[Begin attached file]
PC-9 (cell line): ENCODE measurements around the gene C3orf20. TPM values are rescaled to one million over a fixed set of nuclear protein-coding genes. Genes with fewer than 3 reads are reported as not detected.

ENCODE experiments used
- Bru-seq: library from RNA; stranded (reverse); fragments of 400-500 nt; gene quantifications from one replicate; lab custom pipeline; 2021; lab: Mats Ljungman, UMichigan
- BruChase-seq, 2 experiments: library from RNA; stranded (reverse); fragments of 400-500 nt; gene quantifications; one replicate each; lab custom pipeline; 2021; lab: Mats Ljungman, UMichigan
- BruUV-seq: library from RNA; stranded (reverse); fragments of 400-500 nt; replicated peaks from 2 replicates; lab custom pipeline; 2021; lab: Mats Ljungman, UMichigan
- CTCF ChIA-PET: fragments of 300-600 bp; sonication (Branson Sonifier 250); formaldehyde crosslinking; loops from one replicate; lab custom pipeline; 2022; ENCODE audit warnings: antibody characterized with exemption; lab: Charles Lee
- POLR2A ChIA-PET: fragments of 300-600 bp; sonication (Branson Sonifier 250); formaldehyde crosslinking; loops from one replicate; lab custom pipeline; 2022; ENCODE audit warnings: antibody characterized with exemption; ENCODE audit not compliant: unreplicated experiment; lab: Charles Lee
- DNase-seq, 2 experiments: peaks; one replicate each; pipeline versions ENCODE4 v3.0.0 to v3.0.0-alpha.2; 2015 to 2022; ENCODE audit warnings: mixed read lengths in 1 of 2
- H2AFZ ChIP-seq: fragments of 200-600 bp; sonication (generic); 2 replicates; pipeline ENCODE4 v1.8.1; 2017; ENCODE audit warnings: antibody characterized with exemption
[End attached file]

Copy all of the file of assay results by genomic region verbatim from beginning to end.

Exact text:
PC-9 (cell line): ENCODE measurements around the gene C3orf20. TPM values are rescaled to one million over a fixed set of nuclear protein-coding genes. Genes with fewer than 3 reads are reported as not detected.

ENCODE experiments used
- Bru-seq: library from RNA; stranded (reverse); fragments of 400-500 nt; gene quantifications from one replicate; lab custom pipeline; 2021; lab: Mats Ljungman, UMichigan
- BruChase-seq, 2 experiments: library from RNA; stranded (reverse); fragments of 400-500 nt; gene quantifications; one replicate each; lab custom pipeline; 2021; lab: Mats Ljungman, UMichigan
- BruUV-seq: library from RNA; stranded (reverse); fragments of 400-500 nt; replicated peaks from 2 replicates; lab custom pipeline; 2021; lab: Mats Ljungman, UMichigan
- CTCF ChIA-PET: fragments of 300-600 bp; sonication (Branson Sonifier 250); formaldehyde crosslinking; loops from one replicate; lab custom pipeline; 2022; ENCODE audit warnings: antibody characterized with exemption; lab: Charles Lee
- POLR2A ChIA-PET: fragments of 300-600 bp; sonication (Branson Sonifier 250); formaldehyde crosslinking; loops from one replicate; lab custom pipeline; 2022; ENCODE audit warnings: antibody characterized with exemption; ENCODE audit not compliant: unreplicated experiment; lab: Charles Lee
- DNase-seq, 2 experiments: peaks; one replicate each; pipeline versions ENCODE4 v3.0.0 to v3.0.0-alpha.2; 2015 to 2022; ENCODE audit warnings: mixed read lengths in 1 of 2
- H2AFZ ChIP-seq: fragments of 200-600 bp; sonication (generic); 2 replicates; pipeline ENCODE4 v1.8.1; 2017; ENCODE audit warnings: antibody characterized with exemption